Rejected

Got multiple rejections this week.

One was from an agent I’d queried about representing my novel. That was the fastest rejection I think I’ve ever gotten. I emailed in the query, and 24 hours later I had a rejection in my inbox.

Second one was for a short story I’ve been shopping around. The editor included feedback on what they liked and what they feel the story needs to improve, though, so I’m taking that as a good sign.

Meanwhile, I’m trying to fight off a cold, edit my third short story from this summer, andĀ start editing my second novel. Oh, and now I need to find a new market to send that newly-rejected short story to.

Sometimes I wish I could take a week off the day job just to catch up on everything. Sometimes I feel like I’d need a month.

First Novel Done!

It’s done!

Finished the final editing pass for the last few chapters of my first novel early this week.

So now it’s time to build a list of agents to look at, and start querying.

I’ve been going to Publisher’s Marketplace every morning, researching another agent to add to the list. This weekend I’ll pick one, get my query letter in order for them, and send it off.

It’ll feel good to get the book out there. Even if every agent rejects it. True, the rejections will hurt…but there’s no way to get published without getting some.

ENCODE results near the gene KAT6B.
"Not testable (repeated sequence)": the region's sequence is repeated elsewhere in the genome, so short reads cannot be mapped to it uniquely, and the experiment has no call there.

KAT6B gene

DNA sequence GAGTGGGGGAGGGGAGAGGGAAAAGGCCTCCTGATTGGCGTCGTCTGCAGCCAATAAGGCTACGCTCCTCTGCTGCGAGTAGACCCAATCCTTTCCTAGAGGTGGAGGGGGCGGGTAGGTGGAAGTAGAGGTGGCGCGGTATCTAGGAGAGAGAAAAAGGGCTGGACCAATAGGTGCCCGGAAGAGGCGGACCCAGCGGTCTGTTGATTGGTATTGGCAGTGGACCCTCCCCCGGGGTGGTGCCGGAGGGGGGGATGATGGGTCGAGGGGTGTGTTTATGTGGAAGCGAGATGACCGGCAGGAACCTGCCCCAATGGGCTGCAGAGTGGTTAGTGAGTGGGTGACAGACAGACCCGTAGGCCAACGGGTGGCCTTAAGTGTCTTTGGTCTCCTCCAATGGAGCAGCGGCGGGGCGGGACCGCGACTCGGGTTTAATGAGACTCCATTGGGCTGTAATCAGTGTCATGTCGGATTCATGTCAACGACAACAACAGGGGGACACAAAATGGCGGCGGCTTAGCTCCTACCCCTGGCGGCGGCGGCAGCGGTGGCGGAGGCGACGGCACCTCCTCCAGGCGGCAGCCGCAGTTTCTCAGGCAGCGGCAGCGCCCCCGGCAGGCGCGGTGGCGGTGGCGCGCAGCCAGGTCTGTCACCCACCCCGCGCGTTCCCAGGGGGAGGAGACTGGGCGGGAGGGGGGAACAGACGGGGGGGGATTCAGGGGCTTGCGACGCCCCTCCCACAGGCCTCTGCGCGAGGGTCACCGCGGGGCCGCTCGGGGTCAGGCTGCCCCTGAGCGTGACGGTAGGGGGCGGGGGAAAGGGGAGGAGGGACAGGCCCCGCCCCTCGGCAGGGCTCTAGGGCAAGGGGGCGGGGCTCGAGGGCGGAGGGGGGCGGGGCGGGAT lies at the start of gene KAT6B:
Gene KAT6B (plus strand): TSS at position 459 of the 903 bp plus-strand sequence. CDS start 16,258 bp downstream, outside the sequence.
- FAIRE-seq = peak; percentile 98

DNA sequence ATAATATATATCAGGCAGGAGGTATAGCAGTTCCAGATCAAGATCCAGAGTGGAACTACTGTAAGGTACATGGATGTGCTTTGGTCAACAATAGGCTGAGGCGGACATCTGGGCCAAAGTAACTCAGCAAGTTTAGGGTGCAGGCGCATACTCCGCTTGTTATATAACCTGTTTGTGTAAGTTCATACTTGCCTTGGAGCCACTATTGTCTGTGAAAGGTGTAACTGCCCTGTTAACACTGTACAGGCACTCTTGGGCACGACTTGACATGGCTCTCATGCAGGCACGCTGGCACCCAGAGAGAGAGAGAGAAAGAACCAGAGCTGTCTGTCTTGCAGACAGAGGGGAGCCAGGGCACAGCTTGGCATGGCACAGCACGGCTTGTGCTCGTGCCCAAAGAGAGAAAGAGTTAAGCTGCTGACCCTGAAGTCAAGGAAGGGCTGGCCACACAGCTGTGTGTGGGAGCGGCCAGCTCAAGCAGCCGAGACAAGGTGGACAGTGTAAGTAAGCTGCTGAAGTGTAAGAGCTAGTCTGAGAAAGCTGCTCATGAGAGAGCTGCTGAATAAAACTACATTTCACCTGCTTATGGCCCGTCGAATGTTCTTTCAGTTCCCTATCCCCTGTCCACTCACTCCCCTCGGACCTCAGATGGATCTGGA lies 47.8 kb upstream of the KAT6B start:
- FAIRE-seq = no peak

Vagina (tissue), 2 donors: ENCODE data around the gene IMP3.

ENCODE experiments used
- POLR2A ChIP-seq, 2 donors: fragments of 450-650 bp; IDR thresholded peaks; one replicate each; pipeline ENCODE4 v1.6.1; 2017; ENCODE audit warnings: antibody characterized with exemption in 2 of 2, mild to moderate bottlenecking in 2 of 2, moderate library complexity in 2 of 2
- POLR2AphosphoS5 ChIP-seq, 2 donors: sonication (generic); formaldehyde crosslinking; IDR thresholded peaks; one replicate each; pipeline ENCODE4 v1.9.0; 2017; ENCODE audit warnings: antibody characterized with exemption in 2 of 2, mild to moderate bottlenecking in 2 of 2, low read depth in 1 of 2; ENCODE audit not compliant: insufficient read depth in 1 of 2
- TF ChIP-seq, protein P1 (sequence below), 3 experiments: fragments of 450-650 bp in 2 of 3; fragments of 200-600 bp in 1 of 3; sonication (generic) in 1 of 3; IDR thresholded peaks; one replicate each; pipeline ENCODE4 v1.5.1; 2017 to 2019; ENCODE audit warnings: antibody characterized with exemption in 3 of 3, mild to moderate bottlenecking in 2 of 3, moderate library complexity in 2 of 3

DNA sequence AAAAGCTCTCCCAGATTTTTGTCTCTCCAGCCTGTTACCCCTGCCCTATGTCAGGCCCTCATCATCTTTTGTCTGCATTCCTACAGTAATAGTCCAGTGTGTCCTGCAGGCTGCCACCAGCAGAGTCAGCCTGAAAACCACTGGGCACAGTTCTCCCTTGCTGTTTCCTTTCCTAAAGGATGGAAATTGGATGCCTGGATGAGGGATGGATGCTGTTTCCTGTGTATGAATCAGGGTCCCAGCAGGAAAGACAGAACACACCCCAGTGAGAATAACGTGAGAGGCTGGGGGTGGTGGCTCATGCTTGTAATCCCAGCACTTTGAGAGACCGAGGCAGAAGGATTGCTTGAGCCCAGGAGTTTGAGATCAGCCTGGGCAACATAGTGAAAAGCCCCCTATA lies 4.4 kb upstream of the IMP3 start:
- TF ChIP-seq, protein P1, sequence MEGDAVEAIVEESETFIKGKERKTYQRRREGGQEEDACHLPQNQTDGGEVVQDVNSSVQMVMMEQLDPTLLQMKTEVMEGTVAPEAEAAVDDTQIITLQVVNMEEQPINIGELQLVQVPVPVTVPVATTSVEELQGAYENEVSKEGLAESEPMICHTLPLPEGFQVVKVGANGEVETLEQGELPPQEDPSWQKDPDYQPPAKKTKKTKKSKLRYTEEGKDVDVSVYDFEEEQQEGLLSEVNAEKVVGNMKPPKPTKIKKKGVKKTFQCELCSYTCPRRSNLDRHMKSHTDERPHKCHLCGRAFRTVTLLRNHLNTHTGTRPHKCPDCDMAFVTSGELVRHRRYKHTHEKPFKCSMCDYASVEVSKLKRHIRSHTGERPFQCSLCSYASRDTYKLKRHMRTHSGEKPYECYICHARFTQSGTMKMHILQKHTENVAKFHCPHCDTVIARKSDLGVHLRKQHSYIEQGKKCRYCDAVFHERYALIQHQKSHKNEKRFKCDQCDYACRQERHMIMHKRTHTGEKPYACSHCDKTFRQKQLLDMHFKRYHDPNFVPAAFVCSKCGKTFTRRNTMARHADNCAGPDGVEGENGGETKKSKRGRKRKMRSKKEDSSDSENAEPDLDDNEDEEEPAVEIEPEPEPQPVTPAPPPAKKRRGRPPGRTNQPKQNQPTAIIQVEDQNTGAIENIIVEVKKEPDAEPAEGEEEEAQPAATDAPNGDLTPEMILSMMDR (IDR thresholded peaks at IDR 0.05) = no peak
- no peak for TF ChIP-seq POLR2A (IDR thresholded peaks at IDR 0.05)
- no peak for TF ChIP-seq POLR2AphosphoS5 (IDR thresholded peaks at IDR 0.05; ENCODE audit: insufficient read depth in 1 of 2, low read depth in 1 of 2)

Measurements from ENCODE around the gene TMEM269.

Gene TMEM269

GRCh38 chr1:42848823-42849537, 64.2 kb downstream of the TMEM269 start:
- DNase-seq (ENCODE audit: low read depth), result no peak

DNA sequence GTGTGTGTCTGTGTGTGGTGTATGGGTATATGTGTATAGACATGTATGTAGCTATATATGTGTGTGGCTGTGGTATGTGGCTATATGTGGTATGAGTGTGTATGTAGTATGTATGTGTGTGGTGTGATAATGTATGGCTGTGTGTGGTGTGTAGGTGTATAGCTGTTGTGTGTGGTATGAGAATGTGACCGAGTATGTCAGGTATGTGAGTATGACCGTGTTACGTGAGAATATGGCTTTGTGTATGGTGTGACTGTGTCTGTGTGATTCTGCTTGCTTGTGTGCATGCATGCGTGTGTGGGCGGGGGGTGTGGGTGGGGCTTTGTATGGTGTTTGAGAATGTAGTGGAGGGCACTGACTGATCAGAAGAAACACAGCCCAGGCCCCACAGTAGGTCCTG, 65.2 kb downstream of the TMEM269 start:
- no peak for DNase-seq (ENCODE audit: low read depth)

And, now that the first book’s done, I can turn my attention to the second novel I wrote, and start putting together an editing plan for it. There’s also the short stories I wrote over the last month to edit (one may need a complete rewrite).

So much to do, and thank goodness!

Beyond the Editing Wall

Only four chapters left in the final editing pass for the novel.

Four chapters.

I’ll be done early next week. Thank the gods.

Then it’ll be time to gather a list of agents to send it out to, polish up my query letter, and start emailing the thing out.

It’s been…two years? almost three?…since I started work on it. And soon, very soon, I’ll finally have a finished version to send.

So, what have I learned? What lessons will I apply to the next book?

  • Definitely break up your editing passes. Trying to fix every problem you see as you see it will only lead to a mess.
  • Don’t be afraid to edit the story. Your first take on theĀ story — not just the words, but what happens and why — doesn’t have to be the last one.
  • You’ve got time to get it right. Take as many editing passes as you need. No one has to see it until it’s ready.

A Tale of Two Cities by Charles Dickens

Another classic that I just never got around to reading before.

And it’s deservedly a classic. Dickens absolutely skewers the ruling classes of three societies: his native England, pre-Revolutionary France, and the post-Revolutionary Terror. The snarky political commentary makes his dips into melodrama excusable.

Three things I learned about writing:

  • You can write in the third-person POV without insight into any characters’ thoughts or feelings at all, only their actions and words.
  • Admitting that there is a narrator telling the story (while standing outside of it) gives you a chance to comment on the action, not just tell it.
  • Even if readers can anticipate a turn in the story, if the characters don’t know it’s on its way, you can generate tension just in putting off the moment that that event happens.

Scorecard: Third Week

Third and final week. How’d I do?

  • Edit one chapter a day: Check. Whew.
  • Write a new short story: Check! Last week’s story is up on litreactor for feedback. Newest story will be going up as soon as I have the points.
  • Critique two stories: Check and check.
  • Find a new potential agent for querying: Dropped.